Sunday, October 11, 2015


I’ve always had a warm place in my heart for winter flounder.  They were the fish that my parents and I caught when I was young, the fish that made me an angler even before I entered grade school.

They were the fish that I caught with my friends when we walked down to the docks on days off from school, and then later, when we grew just a little older, from the first boats that we ran by ourselves.

They were the fish that I caught with my wife, before and after we married, and that we used to celebrate the coming of spring over the course of many years.

They were the fish that was always around if you knew where to catch them, that could always be counted on to provide a meal.

We caught them to excess back in the day, when bringing home a pail full of flounder was considered the norm, and a bulging burlap feed sack or a bushel basket loaded right to the rim was nothing abnormal when fishing was good.

Far too many flounder were wasted in those days gone by, fed to tomato plants rather than people when cleaning the fish grew overly onerous, or just tossed in the garbage at some point in time after freezer burn set in.

And as too often happens when folks waste what they have, the population crashed, doomed by overharvest and the fishing industry’s incessant fight against rules that might let it rebuild.

The piece was written in the same rosy tones that are typical for articles of its kind.  It announced that

“Winter flounder, aka blackbacks, have made an amazing comeback in the waters of Boston Harbor, marking a return to the type of fishing that drew busloads of anglers from as far away as New York in the 1970s and early 1980s.  Overfishing and pollution once decimated the fishery, but tighter regulation on inshore gill-netting and improvements to Boston’s sewage management system have spawned a return to the glory days of flounder fishing…”
It all sounds pretty wonderful.  And it would be, if it only were true.

Let me start out by saying that the winter flounder angling around Boston Harbor is probably the best flounder fishing to be found anywhere on the coast.

But let me finish up by saying that, compared to the sort of fishing that we saw back in the 1970s, it’s still not very good.

Yes, I know that statement contradicts a quote in the Sport Fishing article, in which Barry Gibson, a charter boat captain and former magazine editor who grew up in the region, insists that

“flounder fishing today is every bit as productive as it was 35 years ago.”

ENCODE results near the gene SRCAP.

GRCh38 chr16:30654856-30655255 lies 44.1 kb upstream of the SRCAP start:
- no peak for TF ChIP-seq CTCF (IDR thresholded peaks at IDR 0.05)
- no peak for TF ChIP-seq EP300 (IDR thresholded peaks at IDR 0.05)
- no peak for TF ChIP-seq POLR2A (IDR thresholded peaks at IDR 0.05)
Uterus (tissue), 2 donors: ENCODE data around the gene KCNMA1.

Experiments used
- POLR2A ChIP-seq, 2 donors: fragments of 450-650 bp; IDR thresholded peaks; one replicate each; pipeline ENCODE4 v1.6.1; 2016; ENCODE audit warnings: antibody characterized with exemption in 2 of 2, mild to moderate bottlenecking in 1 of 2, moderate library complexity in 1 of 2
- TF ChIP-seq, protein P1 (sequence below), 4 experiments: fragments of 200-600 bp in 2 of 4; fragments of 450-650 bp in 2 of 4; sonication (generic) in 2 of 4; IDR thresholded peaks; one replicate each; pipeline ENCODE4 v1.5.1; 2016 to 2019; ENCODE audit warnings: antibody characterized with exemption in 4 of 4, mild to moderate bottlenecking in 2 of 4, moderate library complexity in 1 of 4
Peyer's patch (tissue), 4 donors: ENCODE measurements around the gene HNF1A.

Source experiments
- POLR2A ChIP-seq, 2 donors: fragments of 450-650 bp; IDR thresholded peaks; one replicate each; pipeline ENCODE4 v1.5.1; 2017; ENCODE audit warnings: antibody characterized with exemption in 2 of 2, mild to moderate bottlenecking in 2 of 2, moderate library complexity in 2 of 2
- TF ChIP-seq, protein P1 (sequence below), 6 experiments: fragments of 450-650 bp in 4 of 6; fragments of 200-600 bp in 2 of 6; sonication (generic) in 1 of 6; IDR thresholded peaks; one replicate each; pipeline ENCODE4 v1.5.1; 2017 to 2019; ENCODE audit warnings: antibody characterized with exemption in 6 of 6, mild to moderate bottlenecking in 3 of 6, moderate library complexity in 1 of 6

But I was alive and fishing back in the ‘70s, too.  Grew up in New England, graduated from a Massachusetts college in ’76 and worked in a tackle shop through the summer of ’78, and anyone who says that the fishing today matches Quincy (where you rented a boat to fish Boston Harbor) back in those years probably should get a checkup for Alzheimer’s disease.

Right now, the bag limit for Gulf of Maine winter flounder in Massachusetts is 8 fish, with a 12-inch minimum size.  Back in the ‘70s, there was no bag or size limit for winter flounder in New York or New Jersey, and catching just 8 would be a very bad day.  

In fact, ten years ago, when I quit fishing for winter flounder here on Long Island because the stock was showing signs of collapse, I averaged 10 fish—myself—per trip, so bringing home a mere 8 fish wouldn’t even be close to a good day by traditional New York standards.

For Quincy, back then, it would be pretty awful.

Folks didn't ride buses for four hours, each way, just to bring home 8 flounders for dinner.

Sport Fishing Magazine may say that winter flounder fishing has returned to its former quality up around Boston, but the folks who live there know better.  About two years ago, the Telegram, a local newspaper, addressed the situation, and what it reported is a lot closer to the truth.

“Boston Harbor’s winter flounder are decreasing in number and size…
“As [Director of the Division of Marine Fisheries, Paul] Diodati’s data clearly reveals, the peak of recreational and commercial fishing harvests was back in 1982.  Since then, state water harvests have precipitously declined, in part because of combined overfishing from both commercial and recreational fishermen.
“In fact, recreational fishermen took more flounder than commercial fishermen during two years of the 1980s decline.  Surprisingly, the overwhelmingly beneficial cleanup of Boston Harbor, as well as other environmental changes, may have been even more significant factors in the area’s diminishing flounder fishing.
“The lessening of sewage discharge and cessation of sludge dumping in Boston Harbor began in 1991…The result of these anti-pollution measures was a greater than 90 percent decrease in organic material in the harbor’s bottom sediments.  That drop in pollution counterintuitively coincided with a precipitous drop in winter flounder populations.
“With less organic matter to feed on, tiny organisms like amphipods and polychaetes—species that constitute a critical amount of flounder food—declined significantly.  Sewage, it turns out, is good for benthic infauna, the basis for much inshore fish production and growth.
“Diodati notes that ‘While Boston Harbor appears to be a healthier system for winter flounder to reside in, as evidenced by a greatly decreased prevalence of skin ulcers and liver disease, their prey has been lowered significantly.  This likely means that Boston Harbor can no longer support the level of winter flounder abundance seen from 1960-1990.’ [emphasis added]”